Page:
SHIPS AID OUR MEN AT NIEUPORT.
GERMANS FAIL TO HIT THE VESSELS. LONDON, October 26. A correspondent,, continuing his description of the naval participation in the fight at Nieuport, states that the artillery attempted to get the range* of the battleships by aeroplanes dropping smofceballs, but this effort was ineffective. While the fleet cannonaded the German flank, the allied infantry attacked the front, and the Germans were finally compelled to evacuate Nieuport. The Allies' aerial scoute did magnificent work, picking up each of the enemy's defensive positions and enabling the fleet to keep pace with the German retirement. During the retreat from Middlekerke fomethirag approaching a panic seized the German army officials at Ostend, who hurriedly prepared to evacuate the town. The stores, ammunition, and reserve artillery ware sent to Bruges. There was terrible confusion in the reoeption and treatment of the wounded. Meanwhile the British cavalry did dashing work in the Roulers and Ypres districts. , Berlin messages claim that after heavy fighting the Germans crossed the T«er. SQUADRON DESTROYS A TRAIN. SHIPS IN ACTION 13 HOURS. LONDON, October 26. Mr Philip Gibbs, special correspondent of the 'Daily Chronicle,' describes the Herman prisoners, many of whom were wounded, as " famished and terrorstricken. They looked like hunted beasts." Other correspondents detail the naval light, and particularly '.. he Trafalgar Day fight betwaen Nieuport and Midillekerke. The Germans from Antwerp, on Tuesday, reinforced by a fresh corps from Brussels, made furious "lay and night attacks. On Trafalgar Day the Franco-British squadron was in action for 12 hours. Tt shelled the German entrenchments, which were three miles inland. Some guns discharged 14 projectiles a minute. The fire from the squadron destroyed a German bridging irain. collected in ordsr to force the passage of the Yser.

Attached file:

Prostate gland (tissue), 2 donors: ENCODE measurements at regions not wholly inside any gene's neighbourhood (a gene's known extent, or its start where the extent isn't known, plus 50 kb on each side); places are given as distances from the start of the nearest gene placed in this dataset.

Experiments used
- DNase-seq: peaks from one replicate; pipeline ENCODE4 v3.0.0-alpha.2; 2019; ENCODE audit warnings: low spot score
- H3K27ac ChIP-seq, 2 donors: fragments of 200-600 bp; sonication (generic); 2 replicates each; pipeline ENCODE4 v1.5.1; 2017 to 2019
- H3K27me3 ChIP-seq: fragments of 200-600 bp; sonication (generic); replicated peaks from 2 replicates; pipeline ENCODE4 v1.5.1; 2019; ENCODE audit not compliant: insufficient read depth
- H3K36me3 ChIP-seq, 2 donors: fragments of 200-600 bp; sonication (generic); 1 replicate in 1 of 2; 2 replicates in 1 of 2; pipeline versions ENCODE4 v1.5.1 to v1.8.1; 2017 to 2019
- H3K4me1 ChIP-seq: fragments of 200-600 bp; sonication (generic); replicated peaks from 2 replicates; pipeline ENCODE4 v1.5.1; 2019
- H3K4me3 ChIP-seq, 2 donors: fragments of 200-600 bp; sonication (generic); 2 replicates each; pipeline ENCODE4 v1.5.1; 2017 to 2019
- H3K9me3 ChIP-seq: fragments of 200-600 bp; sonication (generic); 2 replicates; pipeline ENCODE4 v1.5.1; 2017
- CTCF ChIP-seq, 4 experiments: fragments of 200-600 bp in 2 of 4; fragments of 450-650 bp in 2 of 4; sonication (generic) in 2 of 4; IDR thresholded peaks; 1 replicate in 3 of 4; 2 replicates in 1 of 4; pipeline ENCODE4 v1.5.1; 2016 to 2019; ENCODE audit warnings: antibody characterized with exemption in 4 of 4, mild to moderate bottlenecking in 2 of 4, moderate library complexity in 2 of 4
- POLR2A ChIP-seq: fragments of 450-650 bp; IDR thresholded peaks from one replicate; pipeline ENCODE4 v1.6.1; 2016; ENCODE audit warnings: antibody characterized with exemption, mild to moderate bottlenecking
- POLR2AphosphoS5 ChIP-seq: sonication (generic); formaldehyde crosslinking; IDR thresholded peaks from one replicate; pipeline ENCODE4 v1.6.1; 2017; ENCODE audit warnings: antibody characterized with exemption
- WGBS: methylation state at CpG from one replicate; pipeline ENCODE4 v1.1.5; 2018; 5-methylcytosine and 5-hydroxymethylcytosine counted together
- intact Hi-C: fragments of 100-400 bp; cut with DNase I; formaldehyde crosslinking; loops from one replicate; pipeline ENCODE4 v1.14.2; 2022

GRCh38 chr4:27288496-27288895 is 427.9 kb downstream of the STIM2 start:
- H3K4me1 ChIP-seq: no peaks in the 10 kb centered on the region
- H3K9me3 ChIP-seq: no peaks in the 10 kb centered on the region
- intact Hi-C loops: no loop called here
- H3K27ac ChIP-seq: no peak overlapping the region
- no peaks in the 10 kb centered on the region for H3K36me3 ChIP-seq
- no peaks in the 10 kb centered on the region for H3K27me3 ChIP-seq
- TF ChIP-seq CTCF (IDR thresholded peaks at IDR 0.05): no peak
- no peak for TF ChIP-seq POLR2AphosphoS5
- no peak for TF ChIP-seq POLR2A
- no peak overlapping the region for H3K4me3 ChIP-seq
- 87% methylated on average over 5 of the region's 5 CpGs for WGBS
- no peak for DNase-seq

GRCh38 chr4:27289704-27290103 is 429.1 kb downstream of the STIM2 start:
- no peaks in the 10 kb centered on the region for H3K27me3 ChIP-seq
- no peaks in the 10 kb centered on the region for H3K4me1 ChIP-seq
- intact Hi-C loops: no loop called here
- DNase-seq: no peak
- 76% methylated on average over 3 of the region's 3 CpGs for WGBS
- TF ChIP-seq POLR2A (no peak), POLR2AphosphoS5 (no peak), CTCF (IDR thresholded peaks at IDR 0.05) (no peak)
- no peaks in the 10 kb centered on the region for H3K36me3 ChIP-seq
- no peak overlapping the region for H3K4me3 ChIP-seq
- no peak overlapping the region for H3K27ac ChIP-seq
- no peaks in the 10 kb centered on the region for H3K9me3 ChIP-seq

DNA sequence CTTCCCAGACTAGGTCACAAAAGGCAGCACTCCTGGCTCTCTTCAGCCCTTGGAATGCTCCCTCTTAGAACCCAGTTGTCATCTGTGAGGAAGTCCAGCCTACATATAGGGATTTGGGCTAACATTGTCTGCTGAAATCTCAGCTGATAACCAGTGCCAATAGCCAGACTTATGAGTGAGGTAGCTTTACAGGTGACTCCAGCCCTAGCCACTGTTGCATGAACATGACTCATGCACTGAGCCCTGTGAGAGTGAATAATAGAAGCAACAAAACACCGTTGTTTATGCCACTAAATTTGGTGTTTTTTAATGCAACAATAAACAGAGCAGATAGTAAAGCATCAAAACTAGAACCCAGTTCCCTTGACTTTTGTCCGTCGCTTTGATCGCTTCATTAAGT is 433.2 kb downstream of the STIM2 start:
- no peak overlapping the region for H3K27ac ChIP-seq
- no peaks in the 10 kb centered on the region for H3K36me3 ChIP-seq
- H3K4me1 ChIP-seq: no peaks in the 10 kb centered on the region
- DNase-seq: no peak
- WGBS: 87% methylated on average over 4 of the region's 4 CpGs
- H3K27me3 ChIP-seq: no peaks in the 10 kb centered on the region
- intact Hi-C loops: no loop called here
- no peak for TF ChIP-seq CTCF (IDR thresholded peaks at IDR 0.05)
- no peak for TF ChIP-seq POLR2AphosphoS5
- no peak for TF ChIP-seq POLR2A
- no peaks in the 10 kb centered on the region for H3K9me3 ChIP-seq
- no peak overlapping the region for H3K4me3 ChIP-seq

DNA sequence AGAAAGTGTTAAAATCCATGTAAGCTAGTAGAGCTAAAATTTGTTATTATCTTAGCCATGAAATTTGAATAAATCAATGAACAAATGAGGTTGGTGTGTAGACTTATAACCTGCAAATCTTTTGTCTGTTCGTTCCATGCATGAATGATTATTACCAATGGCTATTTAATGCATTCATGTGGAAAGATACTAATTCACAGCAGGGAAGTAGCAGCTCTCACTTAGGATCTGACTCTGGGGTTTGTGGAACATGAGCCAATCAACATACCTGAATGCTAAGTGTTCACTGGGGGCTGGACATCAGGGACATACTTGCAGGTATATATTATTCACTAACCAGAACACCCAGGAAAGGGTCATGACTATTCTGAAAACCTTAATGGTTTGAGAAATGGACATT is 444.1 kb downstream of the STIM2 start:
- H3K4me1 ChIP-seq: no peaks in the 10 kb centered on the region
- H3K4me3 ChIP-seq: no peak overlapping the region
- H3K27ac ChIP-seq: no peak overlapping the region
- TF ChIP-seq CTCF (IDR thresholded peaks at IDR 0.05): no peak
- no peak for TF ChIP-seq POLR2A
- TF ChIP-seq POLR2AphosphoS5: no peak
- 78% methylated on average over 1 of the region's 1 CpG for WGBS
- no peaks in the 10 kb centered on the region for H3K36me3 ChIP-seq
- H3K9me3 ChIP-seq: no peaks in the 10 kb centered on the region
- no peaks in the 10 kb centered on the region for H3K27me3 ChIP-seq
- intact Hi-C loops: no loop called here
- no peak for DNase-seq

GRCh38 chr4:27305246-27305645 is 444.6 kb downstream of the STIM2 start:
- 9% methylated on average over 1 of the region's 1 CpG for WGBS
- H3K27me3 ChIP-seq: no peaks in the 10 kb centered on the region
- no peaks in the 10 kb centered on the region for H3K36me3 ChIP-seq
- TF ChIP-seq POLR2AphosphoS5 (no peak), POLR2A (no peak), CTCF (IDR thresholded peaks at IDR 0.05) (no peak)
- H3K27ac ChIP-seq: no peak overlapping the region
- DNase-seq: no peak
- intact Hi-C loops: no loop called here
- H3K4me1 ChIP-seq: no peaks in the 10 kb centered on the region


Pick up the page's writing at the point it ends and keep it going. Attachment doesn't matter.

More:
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SHIPS AID OUR MEN AT NIEUPORT., Evening Star, Issue 15634, 27 October 1914